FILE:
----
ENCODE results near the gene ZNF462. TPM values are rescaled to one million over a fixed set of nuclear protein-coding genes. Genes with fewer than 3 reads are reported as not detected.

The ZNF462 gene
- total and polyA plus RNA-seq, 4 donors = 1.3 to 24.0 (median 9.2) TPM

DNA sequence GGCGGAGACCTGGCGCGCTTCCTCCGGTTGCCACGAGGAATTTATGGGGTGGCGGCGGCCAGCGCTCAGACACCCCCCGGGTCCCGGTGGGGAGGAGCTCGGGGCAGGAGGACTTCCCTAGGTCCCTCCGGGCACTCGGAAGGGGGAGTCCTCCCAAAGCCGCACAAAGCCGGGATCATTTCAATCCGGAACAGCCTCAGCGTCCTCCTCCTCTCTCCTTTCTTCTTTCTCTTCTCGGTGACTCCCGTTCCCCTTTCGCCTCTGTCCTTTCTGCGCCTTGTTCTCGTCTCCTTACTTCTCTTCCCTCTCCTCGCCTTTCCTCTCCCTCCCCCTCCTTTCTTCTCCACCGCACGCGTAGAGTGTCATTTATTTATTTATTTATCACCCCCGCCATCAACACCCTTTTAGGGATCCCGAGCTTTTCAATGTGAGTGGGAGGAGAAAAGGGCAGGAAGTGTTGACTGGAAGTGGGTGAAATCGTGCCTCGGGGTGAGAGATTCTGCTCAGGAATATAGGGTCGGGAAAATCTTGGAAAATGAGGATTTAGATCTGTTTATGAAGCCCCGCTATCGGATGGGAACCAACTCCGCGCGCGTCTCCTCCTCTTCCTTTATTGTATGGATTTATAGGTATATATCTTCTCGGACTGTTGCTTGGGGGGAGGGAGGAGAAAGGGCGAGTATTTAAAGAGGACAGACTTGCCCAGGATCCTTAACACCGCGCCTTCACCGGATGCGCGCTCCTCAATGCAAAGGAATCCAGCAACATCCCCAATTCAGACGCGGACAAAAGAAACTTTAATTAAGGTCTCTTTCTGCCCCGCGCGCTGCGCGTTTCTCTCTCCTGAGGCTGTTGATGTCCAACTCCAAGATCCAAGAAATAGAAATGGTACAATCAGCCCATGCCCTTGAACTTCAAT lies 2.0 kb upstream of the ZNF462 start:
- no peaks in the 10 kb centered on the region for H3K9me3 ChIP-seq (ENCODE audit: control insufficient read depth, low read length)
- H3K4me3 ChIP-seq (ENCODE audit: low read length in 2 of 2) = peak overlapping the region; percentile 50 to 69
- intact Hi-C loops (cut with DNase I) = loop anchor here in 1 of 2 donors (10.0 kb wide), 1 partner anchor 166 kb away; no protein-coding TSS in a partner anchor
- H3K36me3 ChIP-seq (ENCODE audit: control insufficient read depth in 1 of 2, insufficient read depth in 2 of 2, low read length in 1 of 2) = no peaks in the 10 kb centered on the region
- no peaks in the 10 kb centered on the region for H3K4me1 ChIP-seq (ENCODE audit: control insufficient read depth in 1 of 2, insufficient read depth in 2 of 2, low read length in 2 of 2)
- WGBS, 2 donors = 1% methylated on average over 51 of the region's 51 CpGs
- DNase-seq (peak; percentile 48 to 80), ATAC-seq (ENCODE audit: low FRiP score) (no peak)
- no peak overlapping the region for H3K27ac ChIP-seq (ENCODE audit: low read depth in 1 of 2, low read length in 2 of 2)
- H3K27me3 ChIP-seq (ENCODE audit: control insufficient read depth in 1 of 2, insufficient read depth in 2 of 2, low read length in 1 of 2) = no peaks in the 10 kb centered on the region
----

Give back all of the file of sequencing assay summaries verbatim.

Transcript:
ENCODE results near the gene ZNF462. TPM values are rescaled to one million over a fixed set of nuclear protein-coding genes. Genes with fewer than 3 reads are reported as not detected.

The ZNF462 gene
- total and polyA plus RNA-seq, 4 donors = 1.3 to 24.0 (median 9.2) TPM

DNA sequence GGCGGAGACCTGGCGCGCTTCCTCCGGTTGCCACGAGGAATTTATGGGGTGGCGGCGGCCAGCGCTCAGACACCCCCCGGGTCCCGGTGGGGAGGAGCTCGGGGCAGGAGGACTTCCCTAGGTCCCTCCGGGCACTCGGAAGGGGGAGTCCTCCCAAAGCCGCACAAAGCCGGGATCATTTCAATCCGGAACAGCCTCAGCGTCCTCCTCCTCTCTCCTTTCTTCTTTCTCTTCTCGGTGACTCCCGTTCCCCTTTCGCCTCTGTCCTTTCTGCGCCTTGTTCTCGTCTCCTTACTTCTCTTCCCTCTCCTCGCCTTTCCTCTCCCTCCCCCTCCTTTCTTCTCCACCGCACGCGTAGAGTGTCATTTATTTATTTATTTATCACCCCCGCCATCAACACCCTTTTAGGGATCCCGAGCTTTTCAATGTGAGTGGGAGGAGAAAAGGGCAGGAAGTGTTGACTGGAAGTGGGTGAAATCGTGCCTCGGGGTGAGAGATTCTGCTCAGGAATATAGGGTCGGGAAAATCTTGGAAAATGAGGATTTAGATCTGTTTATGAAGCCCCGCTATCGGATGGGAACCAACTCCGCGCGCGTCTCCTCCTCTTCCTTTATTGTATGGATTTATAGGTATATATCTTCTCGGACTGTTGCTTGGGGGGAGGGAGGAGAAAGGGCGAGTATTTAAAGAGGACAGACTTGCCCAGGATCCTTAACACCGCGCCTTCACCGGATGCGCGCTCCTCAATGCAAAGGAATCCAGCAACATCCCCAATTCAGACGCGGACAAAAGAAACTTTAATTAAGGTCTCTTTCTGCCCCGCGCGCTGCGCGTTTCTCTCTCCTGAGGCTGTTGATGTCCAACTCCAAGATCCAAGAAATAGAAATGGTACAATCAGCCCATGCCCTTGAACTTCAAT lies 2.0 kb upstream of the ZNF462 start:
- no peaks in the 10 kb centered on the region for H3K9me3 ChIP-seq (ENCODE audit: control insufficient read depth, low read length)
- H3K4me3 ChIP-seq (ENCODE audit: low read length in 2 of 2) = peak overlapping the region; percentile 50 to 69
- intact Hi-C loops (cut with DNase I) = loop anchor here in 1 of 2 donors (10.0 kb wide), 1 partner anchor 166 kb away; no protein-coding TSS in a partner anchor
- H3K36me3 ChIP-seq (ENCODE audit: control insufficient read depth in 1 of 2, insufficient read depth in 2 of 2, low read length in 1 of 2) = no peaks in the 10 kb centered on the region
- no peaks in the 10 kb centered on the region for H3K4me1 ChIP-seq (ENCODE audit: control insufficient read depth in 1 of 2, insufficient read depth in 2 of 2, low read length in 2 of 2)
- WGBS, 2 donors = 1% methylated on average over 51 of the region's 51 CpGs
- DNase-seq (peak; percentile 48 to 80), ATAC-seq (ENCODE audit: low FRiP score) (no peak)
- no peak overlapping the region for H3K27ac ChIP-seq (ENCODE audit: low read depth in 1 of 2, low read length in 2 of 2)
- H3K27me3 ChIP-seq (ENCODE audit: control insufficient read depth in 1 of 2, insufficient read depth in 2 of 2, low read length in 1 of 2) = no peaks in the 10 kb centered on the region